Parole is defined in criminal law as the release of a convicted criminal defendant after serving a portion of their sentence, upon a finding that the person is sufficiently rehabilitated and not a threat to society. The parole period is defined as a certain length of time and is subject to conditions imposed by the releasing authority and to its supervision, including a term of supervised release.
Parole is not available to persons convicted of federal crimes, but most states still offer parole. Conditions of parole include, among other requirements, reporting to a parole officer, not associating with other ex-convicts, and staying out of trouble. Violation of the terms may result in revocation of parole and a return to prison to complete the unexpired sentence.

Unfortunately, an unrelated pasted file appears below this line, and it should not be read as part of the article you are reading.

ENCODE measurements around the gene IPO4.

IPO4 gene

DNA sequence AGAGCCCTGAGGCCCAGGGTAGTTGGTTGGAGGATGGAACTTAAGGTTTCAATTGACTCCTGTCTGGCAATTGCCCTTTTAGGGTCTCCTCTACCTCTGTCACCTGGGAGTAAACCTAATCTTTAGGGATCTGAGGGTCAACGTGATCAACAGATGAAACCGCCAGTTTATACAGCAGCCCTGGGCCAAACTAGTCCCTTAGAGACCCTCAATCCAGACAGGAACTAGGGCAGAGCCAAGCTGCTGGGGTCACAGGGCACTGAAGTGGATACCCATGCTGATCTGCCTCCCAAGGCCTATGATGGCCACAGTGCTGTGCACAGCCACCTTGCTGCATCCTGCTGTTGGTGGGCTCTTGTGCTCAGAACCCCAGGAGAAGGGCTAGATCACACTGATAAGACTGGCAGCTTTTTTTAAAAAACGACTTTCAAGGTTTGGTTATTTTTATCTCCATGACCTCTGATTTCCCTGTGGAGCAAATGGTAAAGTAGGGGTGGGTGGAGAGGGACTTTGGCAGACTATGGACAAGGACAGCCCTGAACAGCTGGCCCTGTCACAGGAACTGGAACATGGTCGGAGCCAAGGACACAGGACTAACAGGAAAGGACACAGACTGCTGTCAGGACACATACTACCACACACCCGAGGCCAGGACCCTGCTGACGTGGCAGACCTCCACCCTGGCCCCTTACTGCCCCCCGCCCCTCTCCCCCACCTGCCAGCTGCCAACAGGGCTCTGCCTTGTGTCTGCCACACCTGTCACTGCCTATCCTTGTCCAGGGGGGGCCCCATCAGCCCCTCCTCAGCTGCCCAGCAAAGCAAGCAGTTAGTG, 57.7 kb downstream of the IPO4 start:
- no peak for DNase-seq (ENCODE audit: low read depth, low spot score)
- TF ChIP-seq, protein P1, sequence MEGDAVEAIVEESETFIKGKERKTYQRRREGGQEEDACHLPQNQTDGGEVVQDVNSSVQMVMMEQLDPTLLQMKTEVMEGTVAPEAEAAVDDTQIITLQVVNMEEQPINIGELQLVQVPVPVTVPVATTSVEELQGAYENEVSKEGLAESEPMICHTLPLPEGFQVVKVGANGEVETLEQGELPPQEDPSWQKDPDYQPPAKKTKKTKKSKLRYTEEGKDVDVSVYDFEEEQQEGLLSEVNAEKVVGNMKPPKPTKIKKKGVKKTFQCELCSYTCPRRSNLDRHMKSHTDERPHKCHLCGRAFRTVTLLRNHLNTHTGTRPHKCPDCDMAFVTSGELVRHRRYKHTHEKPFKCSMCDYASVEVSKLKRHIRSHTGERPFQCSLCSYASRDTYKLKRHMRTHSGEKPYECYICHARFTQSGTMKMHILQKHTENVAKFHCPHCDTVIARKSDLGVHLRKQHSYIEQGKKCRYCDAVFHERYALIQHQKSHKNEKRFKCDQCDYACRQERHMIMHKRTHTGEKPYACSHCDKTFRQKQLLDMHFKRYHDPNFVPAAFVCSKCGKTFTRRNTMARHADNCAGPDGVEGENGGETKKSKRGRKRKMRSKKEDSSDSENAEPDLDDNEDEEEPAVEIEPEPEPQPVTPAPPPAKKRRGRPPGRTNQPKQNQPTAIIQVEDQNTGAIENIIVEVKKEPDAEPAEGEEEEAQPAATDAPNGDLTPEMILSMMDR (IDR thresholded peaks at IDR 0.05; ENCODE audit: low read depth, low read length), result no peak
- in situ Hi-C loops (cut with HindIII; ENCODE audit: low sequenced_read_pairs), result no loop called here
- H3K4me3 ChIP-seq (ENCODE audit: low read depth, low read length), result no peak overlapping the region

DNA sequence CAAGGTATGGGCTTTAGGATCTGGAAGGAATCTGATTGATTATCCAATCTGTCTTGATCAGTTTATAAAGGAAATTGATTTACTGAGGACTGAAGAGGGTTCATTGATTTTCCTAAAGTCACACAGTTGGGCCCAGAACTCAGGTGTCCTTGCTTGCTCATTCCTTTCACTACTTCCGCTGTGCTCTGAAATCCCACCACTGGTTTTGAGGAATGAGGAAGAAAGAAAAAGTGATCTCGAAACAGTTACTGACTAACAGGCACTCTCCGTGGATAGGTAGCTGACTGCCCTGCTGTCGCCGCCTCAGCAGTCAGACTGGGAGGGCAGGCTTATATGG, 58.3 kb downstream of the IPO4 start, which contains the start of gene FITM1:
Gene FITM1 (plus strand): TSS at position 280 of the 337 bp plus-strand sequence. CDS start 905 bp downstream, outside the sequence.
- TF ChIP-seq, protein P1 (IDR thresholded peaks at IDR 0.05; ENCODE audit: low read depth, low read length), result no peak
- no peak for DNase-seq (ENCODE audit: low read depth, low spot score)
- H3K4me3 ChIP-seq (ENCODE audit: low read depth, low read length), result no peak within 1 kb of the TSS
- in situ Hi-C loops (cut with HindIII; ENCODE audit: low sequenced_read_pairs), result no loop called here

In Samson v. California, __ U.S. __, 126 S.Ct. 2193, 165 L.Ed.2d 250 (2006), the Supreme Court held that, with the possible exception of searches that are “arbitrary, capricious[,] or harassing”, the Fourth Amendment allows suspicionless searches of parolees if such searches are authorized by state law. While the search must be conducted at a reasonable time and in a reasonable manner, the law does not require that parole officers have a reasonable suspicion of renewed criminal activity before they perform searches under the authority of a warrantless-search parole condition.